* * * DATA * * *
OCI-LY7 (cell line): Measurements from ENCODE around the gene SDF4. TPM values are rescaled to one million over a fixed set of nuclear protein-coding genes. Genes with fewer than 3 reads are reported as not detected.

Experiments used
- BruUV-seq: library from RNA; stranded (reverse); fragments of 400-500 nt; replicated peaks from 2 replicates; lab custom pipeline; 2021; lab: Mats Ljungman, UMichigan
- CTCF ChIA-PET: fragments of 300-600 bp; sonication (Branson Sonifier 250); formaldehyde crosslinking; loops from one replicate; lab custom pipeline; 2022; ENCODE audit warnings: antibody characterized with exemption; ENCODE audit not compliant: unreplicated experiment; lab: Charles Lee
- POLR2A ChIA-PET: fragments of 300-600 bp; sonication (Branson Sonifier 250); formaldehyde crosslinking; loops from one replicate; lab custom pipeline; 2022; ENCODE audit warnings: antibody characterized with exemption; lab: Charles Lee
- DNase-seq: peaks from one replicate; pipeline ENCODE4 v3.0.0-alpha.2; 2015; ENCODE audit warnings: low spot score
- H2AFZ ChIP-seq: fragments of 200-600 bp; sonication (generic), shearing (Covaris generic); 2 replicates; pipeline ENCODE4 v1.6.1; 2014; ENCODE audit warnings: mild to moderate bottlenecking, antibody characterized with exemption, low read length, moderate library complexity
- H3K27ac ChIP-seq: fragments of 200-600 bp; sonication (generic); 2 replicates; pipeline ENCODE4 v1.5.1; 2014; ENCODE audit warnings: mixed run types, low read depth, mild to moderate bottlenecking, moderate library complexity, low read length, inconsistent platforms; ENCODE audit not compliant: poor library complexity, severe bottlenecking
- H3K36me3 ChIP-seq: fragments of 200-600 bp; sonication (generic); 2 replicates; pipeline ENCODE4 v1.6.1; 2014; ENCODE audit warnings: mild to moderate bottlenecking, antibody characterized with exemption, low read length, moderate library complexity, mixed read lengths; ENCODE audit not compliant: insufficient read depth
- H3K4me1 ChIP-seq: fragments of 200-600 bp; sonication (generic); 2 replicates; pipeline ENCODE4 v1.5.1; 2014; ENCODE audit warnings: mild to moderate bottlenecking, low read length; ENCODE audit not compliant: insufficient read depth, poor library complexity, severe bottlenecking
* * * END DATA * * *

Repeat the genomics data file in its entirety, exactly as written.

OCI-LY7 (cell line): Measurements from ENCODE around the gene SDF4. TPM values are rescaled to one million over a fixed set of nuclear protein-coding genes. Genes with fewer than 3 reads are reported as not detected.

Experiments used
- BruUV-seq: library from RNA; stranded (reverse); fragments of 400-500 nt; replicated peaks from 2 replicates; lab custom pipeline; 2021; lab: Mats Ljungman, UMichigan
- CTCF ChIA-PET: fragments of 300-600 bp; sonication (Branson Sonifier 250); formaldehyde crosslinking; loops from one replicate; lab custom pipeline; 2022; ENCODE audit warnings: antibody characterized with exemption; ENCODE audit not compliant: unreplicated experiment; lab: Charles Lee
- POLR2A ChIA-PET: fragments of 300-600 bp; sonication (Branson Sonifier 250); formaldehyde crosslinking; loops from one replicate; lab custom pipeline; 2022; ENCODE audit warnings: antibody characterized with exemption; lab: Charles Lee
- DNase-seq: peaks from one replicate; pipeline ENCODE4 v3.0.0-alpha.2; 2015; ENCODE audit warnings: low spot score
- H2AFZ ChIP-seq: fragments of 200-600 bp; sonication (generic), shearing (Covaris generic); 2 replicates; pipeline ENCODE4 v1.6.1; 2014; ENCODE audit warnings: mild to moderate bottlenecking, antibody characterized with exemption, low read length, moderate library complexity
- H3K27ac ChIP-seq: fragments of 200-600 bp; sonication (generic); 2 replicates; pipeline ENCODE4 v1.5.1; 2014; ENCODE audit warnings: mixed run types, low read depth, mild to moderate bottlenecking, moderate library complexity, low read length, inconsistent platforms; ENCODE audit not compliant: poor library complexity, severe bottlenecking
- H3K36me3 ChIP-seq: fragments of 200-600 bp; sonication (generic); 2 replicates; pipeline ENCODE4 v1.6.1; 2014; ENCODE audit warnings: mild to moderate bottlenecking, antibody characterized with exemption, low read length, moderate library complexity, mixed read lengths; ENCODE audit not compliant: insufficient read depth
- H3K4me1 ChIP-seq: fragments of 200-600 bp; sonication (generic); 2 replicates; pipeline ENCODE4 v1.5.1; 2014; ENCODE audit warnings: mild to moderate bottlenecking, low read length; ENCODE audit not compliant: insufficient read depth, poor library complexity, severe bottlenecking